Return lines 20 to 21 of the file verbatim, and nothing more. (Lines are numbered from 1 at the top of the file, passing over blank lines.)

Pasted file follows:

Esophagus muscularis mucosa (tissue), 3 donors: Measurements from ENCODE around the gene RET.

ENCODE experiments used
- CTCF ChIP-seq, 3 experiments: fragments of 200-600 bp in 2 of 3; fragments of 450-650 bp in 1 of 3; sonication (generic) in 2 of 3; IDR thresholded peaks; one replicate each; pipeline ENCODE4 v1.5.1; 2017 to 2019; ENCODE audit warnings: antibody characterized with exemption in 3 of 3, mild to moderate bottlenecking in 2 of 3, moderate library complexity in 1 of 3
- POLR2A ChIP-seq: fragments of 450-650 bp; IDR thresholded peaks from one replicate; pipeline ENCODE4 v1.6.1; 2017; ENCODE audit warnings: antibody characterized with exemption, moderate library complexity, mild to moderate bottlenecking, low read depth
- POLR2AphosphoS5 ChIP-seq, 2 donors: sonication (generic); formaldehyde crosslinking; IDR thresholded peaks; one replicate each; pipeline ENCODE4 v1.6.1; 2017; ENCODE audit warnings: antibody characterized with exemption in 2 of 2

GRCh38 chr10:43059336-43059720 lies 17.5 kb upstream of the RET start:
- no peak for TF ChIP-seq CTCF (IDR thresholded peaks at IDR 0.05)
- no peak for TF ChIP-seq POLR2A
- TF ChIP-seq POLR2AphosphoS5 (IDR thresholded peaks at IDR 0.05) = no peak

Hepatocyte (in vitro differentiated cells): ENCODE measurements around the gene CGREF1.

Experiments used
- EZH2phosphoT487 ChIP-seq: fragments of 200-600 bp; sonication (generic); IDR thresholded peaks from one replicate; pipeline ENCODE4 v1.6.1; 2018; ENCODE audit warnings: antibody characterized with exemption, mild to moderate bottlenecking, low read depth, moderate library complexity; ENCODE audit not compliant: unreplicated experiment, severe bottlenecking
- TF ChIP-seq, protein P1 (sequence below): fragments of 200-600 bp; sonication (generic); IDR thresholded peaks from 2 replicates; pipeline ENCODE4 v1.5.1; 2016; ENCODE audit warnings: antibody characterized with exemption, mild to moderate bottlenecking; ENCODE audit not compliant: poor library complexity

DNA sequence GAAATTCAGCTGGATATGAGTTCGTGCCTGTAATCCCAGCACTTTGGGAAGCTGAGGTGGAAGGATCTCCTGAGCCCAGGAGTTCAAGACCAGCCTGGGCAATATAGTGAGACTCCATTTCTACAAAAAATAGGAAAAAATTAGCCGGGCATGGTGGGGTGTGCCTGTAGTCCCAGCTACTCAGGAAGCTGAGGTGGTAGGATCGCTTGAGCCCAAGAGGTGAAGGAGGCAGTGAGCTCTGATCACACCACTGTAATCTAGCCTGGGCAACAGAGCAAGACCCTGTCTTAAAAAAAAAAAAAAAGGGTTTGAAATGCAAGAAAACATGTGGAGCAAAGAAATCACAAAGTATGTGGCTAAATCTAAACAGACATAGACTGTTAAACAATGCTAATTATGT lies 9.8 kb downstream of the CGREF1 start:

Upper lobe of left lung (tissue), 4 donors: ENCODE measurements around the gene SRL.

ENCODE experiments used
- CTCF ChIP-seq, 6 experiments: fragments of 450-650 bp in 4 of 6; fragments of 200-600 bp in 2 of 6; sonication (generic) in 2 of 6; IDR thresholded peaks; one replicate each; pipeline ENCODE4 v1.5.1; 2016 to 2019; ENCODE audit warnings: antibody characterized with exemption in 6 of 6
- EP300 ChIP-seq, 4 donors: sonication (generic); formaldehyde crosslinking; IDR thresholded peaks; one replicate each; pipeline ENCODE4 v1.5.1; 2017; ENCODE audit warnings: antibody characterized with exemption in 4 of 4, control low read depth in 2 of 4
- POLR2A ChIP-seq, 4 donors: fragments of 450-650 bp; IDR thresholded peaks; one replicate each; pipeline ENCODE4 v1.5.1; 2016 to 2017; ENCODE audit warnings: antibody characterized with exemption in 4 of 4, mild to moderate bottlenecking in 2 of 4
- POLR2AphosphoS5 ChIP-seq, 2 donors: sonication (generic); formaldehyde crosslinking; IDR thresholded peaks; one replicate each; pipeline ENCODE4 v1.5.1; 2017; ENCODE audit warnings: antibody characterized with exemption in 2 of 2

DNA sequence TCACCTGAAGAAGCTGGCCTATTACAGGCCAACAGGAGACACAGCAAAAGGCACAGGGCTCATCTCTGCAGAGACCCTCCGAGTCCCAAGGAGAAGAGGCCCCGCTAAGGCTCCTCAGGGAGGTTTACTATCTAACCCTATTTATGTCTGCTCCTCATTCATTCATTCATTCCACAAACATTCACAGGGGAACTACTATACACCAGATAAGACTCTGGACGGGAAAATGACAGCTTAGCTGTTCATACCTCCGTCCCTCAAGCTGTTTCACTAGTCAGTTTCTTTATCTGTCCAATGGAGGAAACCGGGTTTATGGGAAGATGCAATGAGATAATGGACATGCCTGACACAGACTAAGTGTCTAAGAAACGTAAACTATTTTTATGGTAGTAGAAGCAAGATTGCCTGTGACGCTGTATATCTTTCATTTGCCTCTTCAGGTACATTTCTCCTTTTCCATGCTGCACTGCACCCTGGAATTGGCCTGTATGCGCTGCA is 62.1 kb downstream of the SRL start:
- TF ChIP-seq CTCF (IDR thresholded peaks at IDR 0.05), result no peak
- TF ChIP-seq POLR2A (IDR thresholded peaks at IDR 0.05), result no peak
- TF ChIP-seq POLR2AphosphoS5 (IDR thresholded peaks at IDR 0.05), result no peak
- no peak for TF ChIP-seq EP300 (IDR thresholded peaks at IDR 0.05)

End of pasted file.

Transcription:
- POLR2AphosphoS5 ChIP-seq, 2 donors: sonication (generic); formaldehyde crosslinking; IDR thresholded peaks; one replicate each; pipeline ENCODE4 v1.5.1; 2017; ENCODE audit warnings: antibody characterized with exemption in 2 of 2

DNA sequence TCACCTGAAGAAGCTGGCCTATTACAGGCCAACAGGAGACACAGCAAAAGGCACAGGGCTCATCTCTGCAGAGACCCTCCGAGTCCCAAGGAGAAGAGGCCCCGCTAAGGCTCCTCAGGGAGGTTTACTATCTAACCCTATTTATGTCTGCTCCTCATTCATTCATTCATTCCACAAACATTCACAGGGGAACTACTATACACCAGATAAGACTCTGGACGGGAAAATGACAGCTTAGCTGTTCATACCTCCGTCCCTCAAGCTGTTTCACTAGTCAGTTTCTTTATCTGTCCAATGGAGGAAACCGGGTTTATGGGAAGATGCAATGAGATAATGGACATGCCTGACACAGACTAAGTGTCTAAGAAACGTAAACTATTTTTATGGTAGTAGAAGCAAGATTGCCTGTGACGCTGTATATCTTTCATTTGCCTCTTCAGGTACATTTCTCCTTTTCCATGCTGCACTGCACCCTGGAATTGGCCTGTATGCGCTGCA is 62.1 kb downstream of the SRL start: